I was on a Brazilian navy ship. I had been employed to design some noise-reduction measures but, as soon as I was on board, I was hustled down to the main electrical control room by the ship’s engineer. He could speak no English and I no Portuguese.
The ship had three diesel generators running and all connected in parallel. The engineer pointed out that, while each generator was supplying an equal proportion of the electrical load, the current supplied by each generator differed, as indicated on the instruments. Okay, I said, your problem is that you have to trim the voltage regulator of the alternators. Or I would have said this if I could speak Portuguese. So, I tentatively opened the door of the electrical control board of one generator and, since fate is kind, saw a small knob marked ‘voltage trim’. I swiftly adjusted the voltage trims of all the generators. Lo! The current outputs became all the same. The thing to grasp is that, when generators are in parallel, adjusting the voltage of one generator will not alter the voltage of the generator – it will just adjust the current. This is due to the magnetic circuits of the generators.
Now solar arrays generally consist of solar cells that are connected in parallel and series and supply direct current, which is fed to an inverter which produces alternating current, which can be connected to the grid. Very often, these inverters are set to supply power at a maximum power point and, in doing so, can cause overvoltage on the grid.
When this happens, the inverter trips and resets and will reconnect after about one minute or less. However, if this happens to a group of homes with solar power, then the sudden loss of generation can cause the grid supply to be the sole source of supply. If the grid supply is not significantly larger than the connected solar supply, then the grid is overloaded and finally trips on overcurrent.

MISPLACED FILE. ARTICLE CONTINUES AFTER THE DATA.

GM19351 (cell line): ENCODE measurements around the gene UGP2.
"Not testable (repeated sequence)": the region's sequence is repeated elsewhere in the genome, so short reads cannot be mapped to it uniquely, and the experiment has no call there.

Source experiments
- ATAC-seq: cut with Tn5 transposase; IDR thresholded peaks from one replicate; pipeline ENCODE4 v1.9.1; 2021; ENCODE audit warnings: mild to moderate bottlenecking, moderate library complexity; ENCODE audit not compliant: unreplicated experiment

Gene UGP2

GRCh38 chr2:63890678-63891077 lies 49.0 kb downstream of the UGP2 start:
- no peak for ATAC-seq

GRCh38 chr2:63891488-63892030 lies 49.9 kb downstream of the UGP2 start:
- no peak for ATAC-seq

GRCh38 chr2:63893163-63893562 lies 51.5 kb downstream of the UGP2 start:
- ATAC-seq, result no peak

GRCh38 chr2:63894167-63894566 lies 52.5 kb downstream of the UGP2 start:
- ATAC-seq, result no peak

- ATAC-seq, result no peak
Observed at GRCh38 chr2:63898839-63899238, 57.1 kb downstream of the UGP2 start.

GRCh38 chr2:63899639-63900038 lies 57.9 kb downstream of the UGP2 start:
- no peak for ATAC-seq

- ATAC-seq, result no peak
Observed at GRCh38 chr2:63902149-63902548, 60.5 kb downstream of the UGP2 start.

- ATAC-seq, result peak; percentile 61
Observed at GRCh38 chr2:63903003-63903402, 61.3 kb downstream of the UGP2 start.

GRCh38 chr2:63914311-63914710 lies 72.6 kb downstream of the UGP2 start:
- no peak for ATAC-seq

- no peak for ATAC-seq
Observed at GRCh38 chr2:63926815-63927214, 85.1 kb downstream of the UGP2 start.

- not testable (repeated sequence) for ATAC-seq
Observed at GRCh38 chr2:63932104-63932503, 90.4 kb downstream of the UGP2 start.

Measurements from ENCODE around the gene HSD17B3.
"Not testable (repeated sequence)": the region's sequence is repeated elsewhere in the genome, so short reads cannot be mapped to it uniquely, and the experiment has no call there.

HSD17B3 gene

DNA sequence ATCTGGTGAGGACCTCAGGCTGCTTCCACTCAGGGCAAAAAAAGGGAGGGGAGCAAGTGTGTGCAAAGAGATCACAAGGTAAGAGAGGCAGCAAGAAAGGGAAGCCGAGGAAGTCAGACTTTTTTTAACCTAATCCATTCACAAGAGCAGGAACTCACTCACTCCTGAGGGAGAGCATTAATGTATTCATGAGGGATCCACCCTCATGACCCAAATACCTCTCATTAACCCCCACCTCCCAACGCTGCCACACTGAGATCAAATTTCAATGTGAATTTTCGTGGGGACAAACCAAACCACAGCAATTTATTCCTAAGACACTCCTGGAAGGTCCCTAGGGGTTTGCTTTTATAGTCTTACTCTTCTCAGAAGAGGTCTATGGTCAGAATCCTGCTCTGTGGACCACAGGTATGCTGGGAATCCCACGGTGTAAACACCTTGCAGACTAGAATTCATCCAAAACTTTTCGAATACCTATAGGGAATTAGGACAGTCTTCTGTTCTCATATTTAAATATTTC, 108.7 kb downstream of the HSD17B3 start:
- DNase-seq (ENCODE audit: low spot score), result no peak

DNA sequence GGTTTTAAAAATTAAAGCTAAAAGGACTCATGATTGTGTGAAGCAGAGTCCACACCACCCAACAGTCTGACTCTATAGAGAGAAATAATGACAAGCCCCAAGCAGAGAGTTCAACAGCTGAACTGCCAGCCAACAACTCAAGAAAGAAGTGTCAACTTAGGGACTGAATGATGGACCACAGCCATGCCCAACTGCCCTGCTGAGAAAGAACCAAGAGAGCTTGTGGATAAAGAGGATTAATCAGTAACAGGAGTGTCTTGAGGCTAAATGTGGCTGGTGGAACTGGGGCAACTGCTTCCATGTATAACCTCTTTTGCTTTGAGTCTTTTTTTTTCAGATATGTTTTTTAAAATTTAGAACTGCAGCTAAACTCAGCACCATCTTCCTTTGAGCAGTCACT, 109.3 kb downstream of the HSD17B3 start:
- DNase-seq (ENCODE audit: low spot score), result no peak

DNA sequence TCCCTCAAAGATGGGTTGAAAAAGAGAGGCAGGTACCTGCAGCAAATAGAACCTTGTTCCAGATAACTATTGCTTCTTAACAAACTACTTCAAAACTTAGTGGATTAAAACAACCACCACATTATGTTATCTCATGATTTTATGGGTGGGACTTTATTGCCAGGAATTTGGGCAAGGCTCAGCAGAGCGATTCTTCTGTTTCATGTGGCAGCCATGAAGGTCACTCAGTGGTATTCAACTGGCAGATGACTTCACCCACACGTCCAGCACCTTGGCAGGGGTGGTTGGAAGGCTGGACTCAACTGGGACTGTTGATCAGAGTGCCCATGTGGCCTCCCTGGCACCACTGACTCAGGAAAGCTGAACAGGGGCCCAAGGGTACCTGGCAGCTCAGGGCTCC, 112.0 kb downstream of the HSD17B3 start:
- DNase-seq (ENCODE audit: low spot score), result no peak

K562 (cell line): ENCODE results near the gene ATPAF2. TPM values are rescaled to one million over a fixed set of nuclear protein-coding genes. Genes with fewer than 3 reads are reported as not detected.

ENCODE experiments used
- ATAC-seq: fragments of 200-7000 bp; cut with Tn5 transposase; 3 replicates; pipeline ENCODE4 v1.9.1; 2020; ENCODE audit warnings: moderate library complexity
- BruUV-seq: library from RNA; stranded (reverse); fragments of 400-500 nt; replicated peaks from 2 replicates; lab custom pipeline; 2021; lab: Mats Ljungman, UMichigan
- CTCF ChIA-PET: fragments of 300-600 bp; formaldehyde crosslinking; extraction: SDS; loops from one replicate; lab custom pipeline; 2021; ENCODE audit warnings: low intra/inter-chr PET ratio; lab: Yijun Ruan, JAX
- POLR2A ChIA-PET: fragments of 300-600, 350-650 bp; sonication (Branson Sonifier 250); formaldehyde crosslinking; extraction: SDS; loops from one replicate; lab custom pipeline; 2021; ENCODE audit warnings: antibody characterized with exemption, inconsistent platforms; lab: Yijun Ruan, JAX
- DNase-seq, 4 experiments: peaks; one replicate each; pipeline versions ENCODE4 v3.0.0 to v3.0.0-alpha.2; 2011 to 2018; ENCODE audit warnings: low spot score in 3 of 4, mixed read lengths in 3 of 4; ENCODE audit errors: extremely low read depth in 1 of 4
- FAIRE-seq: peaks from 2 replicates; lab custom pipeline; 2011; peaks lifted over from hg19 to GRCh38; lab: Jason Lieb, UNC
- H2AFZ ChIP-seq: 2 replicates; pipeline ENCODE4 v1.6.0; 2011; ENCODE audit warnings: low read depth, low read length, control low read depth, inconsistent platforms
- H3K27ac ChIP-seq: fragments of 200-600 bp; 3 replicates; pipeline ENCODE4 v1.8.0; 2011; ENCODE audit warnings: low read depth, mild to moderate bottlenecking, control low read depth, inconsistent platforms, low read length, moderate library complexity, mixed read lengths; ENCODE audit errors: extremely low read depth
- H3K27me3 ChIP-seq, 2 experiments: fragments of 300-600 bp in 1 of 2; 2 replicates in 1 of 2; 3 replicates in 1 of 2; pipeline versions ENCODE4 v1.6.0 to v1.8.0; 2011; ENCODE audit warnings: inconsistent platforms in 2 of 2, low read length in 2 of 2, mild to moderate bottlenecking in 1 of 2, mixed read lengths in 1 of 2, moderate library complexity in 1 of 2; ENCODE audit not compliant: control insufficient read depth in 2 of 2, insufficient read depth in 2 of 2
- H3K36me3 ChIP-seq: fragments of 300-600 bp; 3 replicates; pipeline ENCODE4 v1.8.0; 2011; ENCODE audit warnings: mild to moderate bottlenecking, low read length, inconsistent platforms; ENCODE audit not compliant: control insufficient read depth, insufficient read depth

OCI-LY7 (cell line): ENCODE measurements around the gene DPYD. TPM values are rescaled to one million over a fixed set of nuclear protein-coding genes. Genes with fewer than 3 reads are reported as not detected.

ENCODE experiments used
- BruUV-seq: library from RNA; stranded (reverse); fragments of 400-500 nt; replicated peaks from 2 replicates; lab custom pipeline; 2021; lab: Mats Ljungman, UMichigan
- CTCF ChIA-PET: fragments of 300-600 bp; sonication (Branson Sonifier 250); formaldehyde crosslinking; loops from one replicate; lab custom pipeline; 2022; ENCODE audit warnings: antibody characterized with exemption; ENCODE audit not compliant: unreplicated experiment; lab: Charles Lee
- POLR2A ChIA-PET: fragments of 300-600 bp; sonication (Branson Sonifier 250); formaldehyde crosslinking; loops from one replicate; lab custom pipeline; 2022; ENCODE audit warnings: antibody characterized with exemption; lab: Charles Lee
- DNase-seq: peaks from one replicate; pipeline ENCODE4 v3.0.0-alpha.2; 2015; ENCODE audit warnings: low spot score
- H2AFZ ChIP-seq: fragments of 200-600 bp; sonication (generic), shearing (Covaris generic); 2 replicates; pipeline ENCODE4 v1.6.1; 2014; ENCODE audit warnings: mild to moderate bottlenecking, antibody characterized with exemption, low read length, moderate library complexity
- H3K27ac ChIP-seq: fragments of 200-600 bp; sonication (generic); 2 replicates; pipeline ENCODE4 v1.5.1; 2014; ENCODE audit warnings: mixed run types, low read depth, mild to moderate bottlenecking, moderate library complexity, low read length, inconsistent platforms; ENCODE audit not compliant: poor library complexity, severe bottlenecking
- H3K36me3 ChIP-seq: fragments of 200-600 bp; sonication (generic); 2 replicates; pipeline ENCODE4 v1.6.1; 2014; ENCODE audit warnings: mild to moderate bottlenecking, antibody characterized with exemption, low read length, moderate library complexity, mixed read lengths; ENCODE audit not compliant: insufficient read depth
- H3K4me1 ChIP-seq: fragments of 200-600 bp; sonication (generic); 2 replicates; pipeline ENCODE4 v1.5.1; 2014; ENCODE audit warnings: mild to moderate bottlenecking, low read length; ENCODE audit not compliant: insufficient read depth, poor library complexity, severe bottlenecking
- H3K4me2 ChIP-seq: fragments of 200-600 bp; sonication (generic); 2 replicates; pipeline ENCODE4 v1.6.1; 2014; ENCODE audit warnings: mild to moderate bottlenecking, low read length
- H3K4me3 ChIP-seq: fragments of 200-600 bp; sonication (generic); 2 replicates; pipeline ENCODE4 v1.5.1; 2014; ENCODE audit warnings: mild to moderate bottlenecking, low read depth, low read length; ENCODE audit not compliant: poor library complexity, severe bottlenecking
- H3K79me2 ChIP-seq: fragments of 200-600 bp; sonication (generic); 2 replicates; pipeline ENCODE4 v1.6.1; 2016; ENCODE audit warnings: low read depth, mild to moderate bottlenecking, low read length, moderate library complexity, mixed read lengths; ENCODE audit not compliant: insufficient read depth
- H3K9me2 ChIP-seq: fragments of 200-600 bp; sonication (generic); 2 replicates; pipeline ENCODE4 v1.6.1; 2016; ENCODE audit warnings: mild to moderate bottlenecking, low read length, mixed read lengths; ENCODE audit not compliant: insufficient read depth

Another effect is that most grids are designed so that, at the most distant connection, a few kilometres away, the voltage is at least 205 V, which, at the nearest connection, the transformer output, requires a voltage of 240 V. Now if there are a whole lot of solar panels boosting the grid voltage at various points, then overvoltages will occur.
Naturally, this will not happen at night. So, the thing to do is to have the transformer output on sunny days set to about 215 V and change this to 240 V at night, when all the solar is off line. This is very impractical for urban power supplies. It is all unnecessary as well. The solar panel can supply power quite adequately to normal grid voltages. It would take a lifetime to explain to the average solar installer how this would work. According to ABC Australia, high voltages on solar-fed grids is an issue.
There is another issue here in South Africa and, in fact, in Cape Town, my current city of residence. It is absolutely delicious. So I was visiting somebody who is a militant environmentalist. She had found out that we disagreed on many points relating to conservation and she told me that she was “off the grid”. I said, wow, oh really? I asked to see her solar panels on the roof. By my estimate, 1 200 W of panels. I asked to see the storage batteries. Three of them, each rated at 102 amp-hours. The numbers just did not add up. So I asked how she could be off the grid. Oh, she said, light-emitting diode lights. Gas cooker. Solar hot water. Now this house is a double storey, with a guest section. But how? Then I found that, in fact, the municipal prepaid meter in her board was bypassed. So a con artist had relieved her of R40 000, installed some batteries and a solar panel or two, bypassed the meter and, hey, off grid! Now that’s a good renewable business.